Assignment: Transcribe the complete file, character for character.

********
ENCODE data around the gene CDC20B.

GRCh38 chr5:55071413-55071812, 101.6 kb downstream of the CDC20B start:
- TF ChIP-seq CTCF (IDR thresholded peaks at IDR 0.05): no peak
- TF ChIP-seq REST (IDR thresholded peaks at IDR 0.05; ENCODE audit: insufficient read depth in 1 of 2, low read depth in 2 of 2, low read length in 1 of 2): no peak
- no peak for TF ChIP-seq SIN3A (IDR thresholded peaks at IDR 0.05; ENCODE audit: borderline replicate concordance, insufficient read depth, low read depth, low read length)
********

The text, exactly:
ENCODE data around the gene CDC20B.

GRCh38 chr5:55071413-55071812, 101.6 kb downstream of the CDC20B start:
- TF ChIP-seq CTCF (IDR thresholded peaks at IDR 0.05): no peak
- TF ChIP-seq REST (IDR thresholded peaks at IDR 0.05; ENCODE audit: insufficient read depth in 1 of 2, low read depth in 2 of 2, low read length in 1 of 2): no peak
- no peak for TF ChIP-seq SIN3A (IDR thresholded peaks at IDR 0.05; ENCODE audit: borderline replicate concordance, insufficient read depth, low read depth, low read length)